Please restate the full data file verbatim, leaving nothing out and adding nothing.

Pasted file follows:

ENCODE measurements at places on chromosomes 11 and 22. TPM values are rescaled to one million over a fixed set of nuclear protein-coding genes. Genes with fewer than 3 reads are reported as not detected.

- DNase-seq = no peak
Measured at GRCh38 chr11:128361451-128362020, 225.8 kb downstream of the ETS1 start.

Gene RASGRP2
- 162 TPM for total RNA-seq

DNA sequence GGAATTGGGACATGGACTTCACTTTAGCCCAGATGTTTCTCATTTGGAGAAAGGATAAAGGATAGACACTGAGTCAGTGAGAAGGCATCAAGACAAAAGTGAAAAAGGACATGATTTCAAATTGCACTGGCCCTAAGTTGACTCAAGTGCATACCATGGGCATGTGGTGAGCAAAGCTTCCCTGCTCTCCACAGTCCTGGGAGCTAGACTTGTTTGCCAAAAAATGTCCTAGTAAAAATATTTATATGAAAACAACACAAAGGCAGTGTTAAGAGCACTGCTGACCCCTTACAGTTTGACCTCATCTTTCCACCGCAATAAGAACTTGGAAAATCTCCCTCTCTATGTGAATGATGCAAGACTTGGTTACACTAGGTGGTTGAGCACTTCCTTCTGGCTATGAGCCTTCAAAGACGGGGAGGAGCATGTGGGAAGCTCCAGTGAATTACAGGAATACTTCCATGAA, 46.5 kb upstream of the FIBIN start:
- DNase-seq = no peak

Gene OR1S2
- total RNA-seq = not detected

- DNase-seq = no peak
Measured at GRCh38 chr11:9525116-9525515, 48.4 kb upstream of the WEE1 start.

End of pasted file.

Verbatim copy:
ENCODE measurements at places on chromosomes 11 and 22. TPM values are rescaled to one million over a fixed set of nuclear protein-coding genes. Genes with fewer than 3 reads are reported as not detected.

- DNase-seq = no peak
Measured at GRCh38 chr11:128361451-128362020, 225.8 kb downstream of the ETS1 start.

Gene RASGRP2
- 162 TPM for total RNA-seq

DNA sequence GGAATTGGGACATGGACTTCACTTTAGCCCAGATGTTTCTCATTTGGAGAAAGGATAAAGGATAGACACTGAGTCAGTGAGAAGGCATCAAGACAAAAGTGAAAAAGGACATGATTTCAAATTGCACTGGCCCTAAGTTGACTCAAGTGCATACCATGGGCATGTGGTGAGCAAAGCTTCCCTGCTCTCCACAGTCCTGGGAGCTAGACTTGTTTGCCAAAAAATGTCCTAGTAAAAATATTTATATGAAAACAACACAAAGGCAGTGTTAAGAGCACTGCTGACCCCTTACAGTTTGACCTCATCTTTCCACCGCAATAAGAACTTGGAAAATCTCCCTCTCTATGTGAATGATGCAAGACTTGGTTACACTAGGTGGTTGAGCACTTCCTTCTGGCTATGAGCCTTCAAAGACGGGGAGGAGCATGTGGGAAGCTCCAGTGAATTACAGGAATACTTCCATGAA, 46.5 kb upstream of the FIBIN start:
- DNase-seq = no peak

Gene OR1S2
- total RNA-seq = not detected

- DNase-seq = no peak
Measured at GRCh38 chr11:9525116-9525515, 48.4 kb upstream of the WEE1 start.